name: Laybourne, Layburn, Leyburn
origins: This name, with variant spellings, Layborn, Labern, Leaburn and Layborne is of English locational origin either from Leybourne in Kent or from Leyburn in the North Riding of Yorkshire. The first was recorded as "Lylleburna" in 779 in the "Anglo-Saxon Chronicle" and as "Leleburne" in the Domesday Book of 1086. It is derived from the Old English personal name "Lylla" plus "burna" a "stream" hence "Lylla's stream". Bearers of the name have been found in Kent from the 12th Century in the village of Leybourne (see below). One Robert de Leburn, appears in the Pipe Rolls for Kent (1192). Leyburn in Yorkshire is recorded as "Leborne" in the Domesday Book of 1086. It is believed to have as it's first element the Old English "hlig" (old Norse "hly") a shelter plus "burna". One, Henry Laburn is recorded in the "Register of the Freemen of the City of Yorkshire" (1488). On November 21st 1784, Elizabeth Laybourn was christened in Saint Paul's, Covent Garden, Westminster, London. The first recorded spelling of the family name is shown to be that of Philip de Leiburn, which was dated 1166, in the "Records of Landholders, Leybourne, Kent, during the reign of King Henry II, known as "The Builder of Churches", 1154 - 1189.
origins: Recorded in many forms as shown below, this is a medieval English surname, although its ultimate source is pre 7th century Anglo-Saxon. Deriving from a short form of Theobald, it was composed of the elements "theudo", meaning people or race, and "bald", being bold or brave. It is said to have been introduced into England by the Normans after the Conquest of 1066 and is recorded in the famous Domesday Book of 1086. The surname from Theobald include Tudball, Tidbold, Tibble, Dybald, Dibble, Tebbit and Tippett, and the diminutives Tebb, Tebbe, Tebbs, Tibb, Tibbe, and Tipp. One Tebbe de Wifardebi is recorded in the Yorkshire Pipe Rolls of 1177, and Tibbe, son of Toke is listed in the Lincolnshire Feet of Fines in 1208. An example of recordings of the surname, from Yorkshire Church Registers, is that of the marriage of Richard Tebb and Katherine Newton, on November 5th 1582, at the church of St. Cruix, in the city of York. The first recorded spelling of the family name is shown to be that of Adam Tebbe. This was dated 1316, in the records of Leicestershire, during the reign of King Edward II, 1307 - 1327.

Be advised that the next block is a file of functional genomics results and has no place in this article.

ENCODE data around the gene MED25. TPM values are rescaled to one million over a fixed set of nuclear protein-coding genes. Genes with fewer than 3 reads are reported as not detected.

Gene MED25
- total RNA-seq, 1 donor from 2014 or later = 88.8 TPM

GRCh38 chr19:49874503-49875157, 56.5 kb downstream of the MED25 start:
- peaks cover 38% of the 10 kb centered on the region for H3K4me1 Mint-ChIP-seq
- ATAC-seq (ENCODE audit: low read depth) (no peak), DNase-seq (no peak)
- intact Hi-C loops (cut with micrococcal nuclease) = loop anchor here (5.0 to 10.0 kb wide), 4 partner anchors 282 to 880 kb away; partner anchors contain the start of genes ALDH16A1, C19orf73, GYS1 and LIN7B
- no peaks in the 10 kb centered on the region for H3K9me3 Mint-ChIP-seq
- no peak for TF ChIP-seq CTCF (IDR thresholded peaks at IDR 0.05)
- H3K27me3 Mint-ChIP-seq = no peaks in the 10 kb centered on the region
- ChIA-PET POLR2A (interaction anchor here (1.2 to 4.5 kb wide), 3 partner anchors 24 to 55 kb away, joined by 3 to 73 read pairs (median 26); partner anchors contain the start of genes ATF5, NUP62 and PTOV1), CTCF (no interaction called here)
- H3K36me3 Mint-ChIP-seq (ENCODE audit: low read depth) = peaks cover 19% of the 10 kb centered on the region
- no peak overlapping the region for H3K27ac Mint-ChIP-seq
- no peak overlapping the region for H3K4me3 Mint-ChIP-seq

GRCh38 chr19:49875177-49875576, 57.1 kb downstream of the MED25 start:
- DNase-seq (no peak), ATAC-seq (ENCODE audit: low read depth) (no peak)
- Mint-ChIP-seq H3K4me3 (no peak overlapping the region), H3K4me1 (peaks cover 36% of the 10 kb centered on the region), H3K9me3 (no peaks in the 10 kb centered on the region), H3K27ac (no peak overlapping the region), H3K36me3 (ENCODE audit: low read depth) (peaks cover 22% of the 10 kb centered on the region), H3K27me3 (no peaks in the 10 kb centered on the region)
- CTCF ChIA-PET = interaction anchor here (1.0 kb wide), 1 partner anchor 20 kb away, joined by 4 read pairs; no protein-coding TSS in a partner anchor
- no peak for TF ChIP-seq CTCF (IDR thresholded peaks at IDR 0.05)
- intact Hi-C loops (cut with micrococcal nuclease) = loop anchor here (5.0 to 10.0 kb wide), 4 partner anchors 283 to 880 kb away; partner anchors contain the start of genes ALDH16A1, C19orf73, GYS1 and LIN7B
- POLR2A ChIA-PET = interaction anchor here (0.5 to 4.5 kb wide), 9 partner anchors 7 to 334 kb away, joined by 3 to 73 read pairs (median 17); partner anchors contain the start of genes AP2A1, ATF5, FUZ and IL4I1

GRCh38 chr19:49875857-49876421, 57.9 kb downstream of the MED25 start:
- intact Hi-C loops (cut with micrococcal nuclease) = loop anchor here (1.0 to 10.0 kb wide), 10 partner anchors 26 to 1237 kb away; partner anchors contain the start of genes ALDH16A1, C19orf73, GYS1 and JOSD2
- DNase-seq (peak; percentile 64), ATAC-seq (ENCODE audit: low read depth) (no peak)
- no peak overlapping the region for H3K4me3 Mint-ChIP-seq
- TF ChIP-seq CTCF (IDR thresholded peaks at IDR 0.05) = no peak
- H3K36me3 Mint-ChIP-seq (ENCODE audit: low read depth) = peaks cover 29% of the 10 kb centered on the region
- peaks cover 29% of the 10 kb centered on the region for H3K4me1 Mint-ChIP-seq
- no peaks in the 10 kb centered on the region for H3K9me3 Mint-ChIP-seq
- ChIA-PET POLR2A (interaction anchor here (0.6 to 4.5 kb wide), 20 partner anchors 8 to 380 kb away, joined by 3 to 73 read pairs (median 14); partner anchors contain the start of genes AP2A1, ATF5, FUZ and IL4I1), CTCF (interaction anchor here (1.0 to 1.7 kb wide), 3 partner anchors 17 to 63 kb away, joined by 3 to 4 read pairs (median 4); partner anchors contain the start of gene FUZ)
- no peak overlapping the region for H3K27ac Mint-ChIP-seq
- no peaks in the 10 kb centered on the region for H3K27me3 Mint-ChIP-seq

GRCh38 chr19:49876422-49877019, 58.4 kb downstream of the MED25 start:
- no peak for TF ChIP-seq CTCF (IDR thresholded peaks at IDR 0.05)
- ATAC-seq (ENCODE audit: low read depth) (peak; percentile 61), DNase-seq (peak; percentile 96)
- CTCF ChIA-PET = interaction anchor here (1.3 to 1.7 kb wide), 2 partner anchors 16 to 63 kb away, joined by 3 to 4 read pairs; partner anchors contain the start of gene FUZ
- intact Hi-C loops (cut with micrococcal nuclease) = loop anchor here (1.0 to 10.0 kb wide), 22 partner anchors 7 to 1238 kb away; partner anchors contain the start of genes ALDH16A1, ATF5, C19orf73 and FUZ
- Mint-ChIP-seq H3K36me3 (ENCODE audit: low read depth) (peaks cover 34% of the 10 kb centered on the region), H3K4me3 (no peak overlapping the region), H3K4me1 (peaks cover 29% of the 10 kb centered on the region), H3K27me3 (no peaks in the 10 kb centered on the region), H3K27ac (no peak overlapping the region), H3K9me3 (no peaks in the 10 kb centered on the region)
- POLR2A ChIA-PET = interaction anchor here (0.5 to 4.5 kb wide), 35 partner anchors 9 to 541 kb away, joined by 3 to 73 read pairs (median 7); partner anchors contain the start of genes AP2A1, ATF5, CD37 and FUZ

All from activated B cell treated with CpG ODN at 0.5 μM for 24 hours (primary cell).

origins: There appear to be several origins for this name. The first is from Yorkshire where the verb 'to york' is still in use, and means 'to pull' and was applied to the official of the local Court sent to arrest wrongdoers, and also known as the 'whipper in'. The second is again from Yorkshire, and refers to something tall or long; this reflects some Yarker historical evidence of the great height (over six feet) of some of the medieval members of the family at Layburn, Wensleydale. The third origin is from the Midlands and West Country and is a medieval job description for a person who sewed the uppers to the soles of shoes! The first recorded mention of the family name is that of John Le Yorker in 1327.